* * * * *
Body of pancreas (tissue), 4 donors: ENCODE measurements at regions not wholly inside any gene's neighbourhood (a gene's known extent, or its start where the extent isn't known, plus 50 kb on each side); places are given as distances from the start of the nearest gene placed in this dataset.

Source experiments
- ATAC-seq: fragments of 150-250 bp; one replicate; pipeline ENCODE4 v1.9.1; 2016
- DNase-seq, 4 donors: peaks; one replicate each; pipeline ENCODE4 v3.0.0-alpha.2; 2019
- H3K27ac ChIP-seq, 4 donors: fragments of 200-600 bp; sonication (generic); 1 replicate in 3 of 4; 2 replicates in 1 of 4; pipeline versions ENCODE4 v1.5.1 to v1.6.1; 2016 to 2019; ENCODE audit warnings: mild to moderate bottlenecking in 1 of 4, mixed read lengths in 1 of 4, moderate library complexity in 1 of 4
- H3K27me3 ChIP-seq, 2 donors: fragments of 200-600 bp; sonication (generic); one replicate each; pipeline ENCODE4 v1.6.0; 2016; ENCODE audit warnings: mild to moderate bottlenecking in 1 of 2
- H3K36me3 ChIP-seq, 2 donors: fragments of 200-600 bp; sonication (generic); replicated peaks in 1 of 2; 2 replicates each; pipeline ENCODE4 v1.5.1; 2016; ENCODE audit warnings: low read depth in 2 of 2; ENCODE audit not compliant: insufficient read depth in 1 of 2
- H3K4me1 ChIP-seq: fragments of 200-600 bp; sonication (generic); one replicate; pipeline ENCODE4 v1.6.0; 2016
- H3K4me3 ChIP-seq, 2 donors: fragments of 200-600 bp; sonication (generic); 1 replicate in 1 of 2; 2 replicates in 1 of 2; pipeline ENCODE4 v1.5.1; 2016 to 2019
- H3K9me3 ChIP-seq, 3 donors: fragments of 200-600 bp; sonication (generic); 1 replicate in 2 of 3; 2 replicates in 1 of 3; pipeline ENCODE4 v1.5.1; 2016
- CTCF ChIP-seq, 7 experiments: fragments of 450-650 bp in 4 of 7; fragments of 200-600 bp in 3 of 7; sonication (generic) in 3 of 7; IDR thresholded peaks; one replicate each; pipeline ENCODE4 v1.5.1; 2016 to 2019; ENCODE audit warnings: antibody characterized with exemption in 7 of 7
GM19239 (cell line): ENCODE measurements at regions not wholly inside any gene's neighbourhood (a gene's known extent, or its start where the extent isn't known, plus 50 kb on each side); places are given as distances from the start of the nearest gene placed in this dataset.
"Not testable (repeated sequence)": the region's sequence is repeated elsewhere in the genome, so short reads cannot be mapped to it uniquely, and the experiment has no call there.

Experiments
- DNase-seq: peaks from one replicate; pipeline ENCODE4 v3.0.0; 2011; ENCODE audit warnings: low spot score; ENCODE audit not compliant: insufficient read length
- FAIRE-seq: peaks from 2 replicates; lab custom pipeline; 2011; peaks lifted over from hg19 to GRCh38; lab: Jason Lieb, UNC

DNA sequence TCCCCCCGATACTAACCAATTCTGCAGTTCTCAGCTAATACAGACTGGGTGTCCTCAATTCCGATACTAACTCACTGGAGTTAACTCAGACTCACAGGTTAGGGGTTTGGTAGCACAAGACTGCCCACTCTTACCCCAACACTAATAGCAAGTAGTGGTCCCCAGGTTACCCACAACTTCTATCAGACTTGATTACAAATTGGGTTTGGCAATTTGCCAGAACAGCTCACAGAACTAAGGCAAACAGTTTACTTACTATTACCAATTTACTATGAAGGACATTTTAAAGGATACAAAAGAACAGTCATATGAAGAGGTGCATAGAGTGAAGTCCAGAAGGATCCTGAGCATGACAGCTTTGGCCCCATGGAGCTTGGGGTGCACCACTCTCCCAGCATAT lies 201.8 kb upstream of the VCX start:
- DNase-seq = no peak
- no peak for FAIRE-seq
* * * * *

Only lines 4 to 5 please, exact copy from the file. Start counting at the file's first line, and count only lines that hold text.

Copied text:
- DNase-seq, 4 donors: peaks; one replicate each; pipeline ENCODE4 v3.0.0-alpha.2; 2019
- H3K27ac ChIP-seq, 4 donors: fragments of 200-600 bp; sonication (generic); 1 replicate in 3 of 4; 2 replicates in 1 of 4; pipeline versions ENCODE4 v1.5.1 to v1.6.1; 2016 to 2019; ENCODE audit warnings: mild to moderate bottlenecking in 1 of 4, mixed read lengths in 1 of 4, moderate library complexity in 1 of 4